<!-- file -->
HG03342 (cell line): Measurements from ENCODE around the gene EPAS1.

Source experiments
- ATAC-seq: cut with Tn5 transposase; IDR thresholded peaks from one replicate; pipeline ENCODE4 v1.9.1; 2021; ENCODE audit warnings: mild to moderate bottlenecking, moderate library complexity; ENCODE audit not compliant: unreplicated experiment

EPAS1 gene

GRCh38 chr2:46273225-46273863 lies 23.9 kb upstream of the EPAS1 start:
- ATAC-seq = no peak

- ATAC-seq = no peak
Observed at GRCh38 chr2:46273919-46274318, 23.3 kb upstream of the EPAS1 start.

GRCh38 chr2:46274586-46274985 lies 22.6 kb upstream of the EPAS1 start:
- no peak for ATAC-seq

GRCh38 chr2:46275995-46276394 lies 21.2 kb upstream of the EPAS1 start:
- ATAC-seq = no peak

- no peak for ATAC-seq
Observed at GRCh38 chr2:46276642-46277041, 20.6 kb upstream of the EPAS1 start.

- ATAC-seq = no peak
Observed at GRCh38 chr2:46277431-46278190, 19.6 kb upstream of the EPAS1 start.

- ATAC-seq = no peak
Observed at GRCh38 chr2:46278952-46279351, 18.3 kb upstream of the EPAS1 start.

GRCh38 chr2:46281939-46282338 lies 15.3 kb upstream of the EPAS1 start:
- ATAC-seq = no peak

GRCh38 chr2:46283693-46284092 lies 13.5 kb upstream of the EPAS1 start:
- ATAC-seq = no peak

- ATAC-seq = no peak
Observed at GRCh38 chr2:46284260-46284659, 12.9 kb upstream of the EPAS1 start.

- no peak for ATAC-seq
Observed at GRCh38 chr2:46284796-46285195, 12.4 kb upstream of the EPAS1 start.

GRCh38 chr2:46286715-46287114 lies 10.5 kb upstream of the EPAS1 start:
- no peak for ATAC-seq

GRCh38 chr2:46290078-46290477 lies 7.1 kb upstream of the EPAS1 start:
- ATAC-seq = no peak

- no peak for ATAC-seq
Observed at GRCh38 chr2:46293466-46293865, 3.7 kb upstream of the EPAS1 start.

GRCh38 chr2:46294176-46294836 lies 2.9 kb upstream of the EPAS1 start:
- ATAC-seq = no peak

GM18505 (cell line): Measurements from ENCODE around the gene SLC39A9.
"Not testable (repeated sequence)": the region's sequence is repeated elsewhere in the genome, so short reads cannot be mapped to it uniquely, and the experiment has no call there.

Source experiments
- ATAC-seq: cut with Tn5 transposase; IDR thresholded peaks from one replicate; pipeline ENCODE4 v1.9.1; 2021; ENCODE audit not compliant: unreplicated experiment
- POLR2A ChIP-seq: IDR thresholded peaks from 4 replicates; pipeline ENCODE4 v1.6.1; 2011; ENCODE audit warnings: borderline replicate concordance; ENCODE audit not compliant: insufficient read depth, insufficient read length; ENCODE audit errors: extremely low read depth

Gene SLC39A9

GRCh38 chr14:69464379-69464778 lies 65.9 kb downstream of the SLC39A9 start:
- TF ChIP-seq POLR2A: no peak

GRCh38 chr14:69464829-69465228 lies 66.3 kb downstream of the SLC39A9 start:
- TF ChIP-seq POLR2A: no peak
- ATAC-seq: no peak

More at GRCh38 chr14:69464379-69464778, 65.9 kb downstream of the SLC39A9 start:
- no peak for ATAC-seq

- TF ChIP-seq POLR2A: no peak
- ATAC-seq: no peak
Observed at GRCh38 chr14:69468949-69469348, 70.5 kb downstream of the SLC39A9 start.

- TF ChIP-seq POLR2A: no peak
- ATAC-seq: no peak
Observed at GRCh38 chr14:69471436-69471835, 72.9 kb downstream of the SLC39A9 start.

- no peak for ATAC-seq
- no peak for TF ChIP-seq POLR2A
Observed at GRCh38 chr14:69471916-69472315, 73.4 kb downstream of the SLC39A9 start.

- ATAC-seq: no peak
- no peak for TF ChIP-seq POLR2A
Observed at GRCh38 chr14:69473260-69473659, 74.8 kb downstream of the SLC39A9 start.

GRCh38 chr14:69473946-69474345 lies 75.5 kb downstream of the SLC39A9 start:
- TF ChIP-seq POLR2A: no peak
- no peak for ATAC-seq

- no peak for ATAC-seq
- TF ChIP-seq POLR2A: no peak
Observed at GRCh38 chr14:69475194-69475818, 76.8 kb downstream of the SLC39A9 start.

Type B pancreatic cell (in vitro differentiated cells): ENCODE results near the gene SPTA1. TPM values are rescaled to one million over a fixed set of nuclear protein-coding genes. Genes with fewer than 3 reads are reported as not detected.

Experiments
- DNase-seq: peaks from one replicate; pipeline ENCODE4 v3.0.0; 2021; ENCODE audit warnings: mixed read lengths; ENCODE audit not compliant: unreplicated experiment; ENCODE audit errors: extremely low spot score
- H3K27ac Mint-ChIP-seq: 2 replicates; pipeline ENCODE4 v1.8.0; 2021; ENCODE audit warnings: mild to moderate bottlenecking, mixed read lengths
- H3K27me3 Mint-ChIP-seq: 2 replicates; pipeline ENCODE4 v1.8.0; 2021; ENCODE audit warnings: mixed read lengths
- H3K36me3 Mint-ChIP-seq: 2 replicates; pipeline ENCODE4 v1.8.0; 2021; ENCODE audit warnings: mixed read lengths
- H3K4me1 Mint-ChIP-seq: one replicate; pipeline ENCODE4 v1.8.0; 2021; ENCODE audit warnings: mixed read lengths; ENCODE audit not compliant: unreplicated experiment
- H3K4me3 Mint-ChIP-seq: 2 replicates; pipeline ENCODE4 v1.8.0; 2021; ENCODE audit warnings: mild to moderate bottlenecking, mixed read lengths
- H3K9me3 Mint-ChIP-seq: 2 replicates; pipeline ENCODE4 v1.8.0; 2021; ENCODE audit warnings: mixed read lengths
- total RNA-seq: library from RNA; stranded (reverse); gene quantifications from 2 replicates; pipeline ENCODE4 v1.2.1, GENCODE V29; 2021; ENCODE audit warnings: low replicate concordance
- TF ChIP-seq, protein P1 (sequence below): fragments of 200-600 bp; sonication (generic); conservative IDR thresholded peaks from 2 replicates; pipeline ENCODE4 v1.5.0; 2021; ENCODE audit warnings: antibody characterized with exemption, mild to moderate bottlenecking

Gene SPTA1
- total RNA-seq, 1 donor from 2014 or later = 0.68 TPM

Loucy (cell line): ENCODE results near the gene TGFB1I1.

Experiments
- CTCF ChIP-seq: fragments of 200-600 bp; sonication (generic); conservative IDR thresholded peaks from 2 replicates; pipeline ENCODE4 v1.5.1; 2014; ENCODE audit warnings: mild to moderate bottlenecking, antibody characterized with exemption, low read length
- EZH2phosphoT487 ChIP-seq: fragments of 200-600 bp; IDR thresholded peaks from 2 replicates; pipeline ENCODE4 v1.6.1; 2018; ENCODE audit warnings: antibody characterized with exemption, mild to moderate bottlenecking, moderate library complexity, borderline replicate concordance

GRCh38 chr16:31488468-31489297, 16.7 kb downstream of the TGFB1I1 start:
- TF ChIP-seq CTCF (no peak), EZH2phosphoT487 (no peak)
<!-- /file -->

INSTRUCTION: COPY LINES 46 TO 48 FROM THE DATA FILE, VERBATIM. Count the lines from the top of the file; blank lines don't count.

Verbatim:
More at GRCh38 chr14:69464379-69464778, 65.9 kb downstream of the SLC39A9 start:
- no peak for ATAC-seq

- TF ChIP-seq POLR2A: no peak